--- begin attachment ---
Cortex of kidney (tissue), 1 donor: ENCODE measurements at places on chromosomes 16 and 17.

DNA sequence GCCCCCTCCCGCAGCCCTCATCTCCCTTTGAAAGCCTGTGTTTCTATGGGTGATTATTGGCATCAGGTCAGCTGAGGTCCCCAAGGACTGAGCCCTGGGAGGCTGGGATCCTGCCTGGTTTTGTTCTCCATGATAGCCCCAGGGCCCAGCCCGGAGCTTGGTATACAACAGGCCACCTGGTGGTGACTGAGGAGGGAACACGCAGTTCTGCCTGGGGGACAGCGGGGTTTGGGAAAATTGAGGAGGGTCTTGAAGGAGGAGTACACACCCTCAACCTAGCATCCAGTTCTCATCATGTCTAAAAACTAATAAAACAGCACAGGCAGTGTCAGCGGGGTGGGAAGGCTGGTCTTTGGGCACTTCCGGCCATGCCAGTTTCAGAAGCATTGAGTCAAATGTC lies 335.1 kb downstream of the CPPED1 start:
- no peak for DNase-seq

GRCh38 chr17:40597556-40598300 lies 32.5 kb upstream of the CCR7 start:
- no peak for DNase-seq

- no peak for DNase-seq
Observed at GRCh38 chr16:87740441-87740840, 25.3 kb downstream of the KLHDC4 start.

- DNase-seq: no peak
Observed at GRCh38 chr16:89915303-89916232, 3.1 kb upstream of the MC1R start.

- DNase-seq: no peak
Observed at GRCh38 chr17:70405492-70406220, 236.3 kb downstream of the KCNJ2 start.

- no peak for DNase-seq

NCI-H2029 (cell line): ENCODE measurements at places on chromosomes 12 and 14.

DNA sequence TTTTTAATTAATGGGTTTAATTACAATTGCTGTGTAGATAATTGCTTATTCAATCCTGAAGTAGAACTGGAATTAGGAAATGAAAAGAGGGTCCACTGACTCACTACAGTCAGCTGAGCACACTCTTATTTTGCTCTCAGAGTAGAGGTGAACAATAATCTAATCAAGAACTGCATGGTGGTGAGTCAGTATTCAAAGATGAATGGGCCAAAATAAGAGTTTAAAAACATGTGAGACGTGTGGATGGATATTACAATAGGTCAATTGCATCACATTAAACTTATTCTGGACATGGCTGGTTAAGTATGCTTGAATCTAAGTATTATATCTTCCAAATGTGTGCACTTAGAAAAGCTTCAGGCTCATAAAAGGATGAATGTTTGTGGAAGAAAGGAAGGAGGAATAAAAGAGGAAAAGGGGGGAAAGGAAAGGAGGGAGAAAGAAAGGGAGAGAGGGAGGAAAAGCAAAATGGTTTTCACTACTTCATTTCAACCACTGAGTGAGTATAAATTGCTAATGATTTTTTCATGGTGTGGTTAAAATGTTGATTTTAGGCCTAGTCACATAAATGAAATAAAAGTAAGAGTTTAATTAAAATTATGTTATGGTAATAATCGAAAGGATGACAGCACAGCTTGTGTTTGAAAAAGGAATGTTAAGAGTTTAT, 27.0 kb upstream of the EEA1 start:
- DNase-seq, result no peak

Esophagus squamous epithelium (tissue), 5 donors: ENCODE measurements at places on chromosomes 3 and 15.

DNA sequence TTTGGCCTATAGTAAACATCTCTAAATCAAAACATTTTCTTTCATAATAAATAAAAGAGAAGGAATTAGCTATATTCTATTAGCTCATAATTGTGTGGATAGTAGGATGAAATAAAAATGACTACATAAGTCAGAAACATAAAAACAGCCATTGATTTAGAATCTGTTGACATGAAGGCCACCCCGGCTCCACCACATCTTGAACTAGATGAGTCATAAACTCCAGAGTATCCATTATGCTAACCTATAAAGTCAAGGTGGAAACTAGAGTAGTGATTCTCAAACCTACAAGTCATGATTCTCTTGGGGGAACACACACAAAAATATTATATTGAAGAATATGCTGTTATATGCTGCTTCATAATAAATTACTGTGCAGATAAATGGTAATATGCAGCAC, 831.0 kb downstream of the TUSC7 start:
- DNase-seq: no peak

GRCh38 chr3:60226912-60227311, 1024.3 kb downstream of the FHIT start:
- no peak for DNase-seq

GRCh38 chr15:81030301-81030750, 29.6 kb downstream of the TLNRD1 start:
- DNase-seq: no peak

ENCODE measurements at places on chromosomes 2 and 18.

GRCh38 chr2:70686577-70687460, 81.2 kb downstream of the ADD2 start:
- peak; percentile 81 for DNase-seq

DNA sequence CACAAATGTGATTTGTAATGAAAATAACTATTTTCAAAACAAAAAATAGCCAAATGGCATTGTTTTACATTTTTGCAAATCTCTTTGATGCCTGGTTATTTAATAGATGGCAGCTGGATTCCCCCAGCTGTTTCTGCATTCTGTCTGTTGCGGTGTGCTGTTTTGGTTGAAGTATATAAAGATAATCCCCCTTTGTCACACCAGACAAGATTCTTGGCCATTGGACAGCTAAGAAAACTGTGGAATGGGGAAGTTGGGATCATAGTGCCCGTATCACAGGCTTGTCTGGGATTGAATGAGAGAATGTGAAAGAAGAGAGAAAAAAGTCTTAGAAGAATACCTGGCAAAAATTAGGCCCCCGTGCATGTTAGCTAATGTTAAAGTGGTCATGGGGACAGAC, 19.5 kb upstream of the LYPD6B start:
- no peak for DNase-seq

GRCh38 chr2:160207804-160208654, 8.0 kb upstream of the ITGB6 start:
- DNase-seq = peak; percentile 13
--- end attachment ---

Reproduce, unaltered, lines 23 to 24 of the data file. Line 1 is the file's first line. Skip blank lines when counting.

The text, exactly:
ENCODE measurements at places on chromosomes 2 and 18.

GRCh38 chr2:70686577-70687460, 81.2 kb downstream of the ADD2 start: